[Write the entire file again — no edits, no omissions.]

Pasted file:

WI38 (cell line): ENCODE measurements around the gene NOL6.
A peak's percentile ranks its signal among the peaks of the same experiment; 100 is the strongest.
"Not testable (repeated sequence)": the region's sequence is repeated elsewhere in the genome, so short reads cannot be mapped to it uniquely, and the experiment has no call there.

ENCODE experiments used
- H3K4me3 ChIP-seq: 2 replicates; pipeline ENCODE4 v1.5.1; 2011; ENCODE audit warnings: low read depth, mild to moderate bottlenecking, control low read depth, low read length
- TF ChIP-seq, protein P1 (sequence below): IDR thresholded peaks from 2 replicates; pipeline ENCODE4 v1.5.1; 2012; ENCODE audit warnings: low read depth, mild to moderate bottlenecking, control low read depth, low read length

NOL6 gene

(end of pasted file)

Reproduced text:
WI38 (cell line): ENCODE measurements around the gene NOL6.
A peak's percentile ranks its signal among the peaks of the same experiment; 100 is the strongest.
"Not testable (repeated sequence)": the region's sequence is repeated elsewhere in the genome, so short reads cannot be mapped to it uniquely, and the experiment has no call there.

ENCODE experiments used
- H3K4me3 ChIP-seq: 2 replicates; pipeline ENCODE4 v1.5.1; 2011; ENCODE audit warnings: low read depth, mild to moderate bottlenecking, control low read depth, low read length
- TF ChIP-seq, protein P1 (sequence below): IDR thresholded peaks from 2 replicates; pipeline ENCODE4 v1.5.1; 2012; ENCODE audit warnings: low read depth, mild to moderate bottlenecking, control low read depth, low read length

NOL6 gene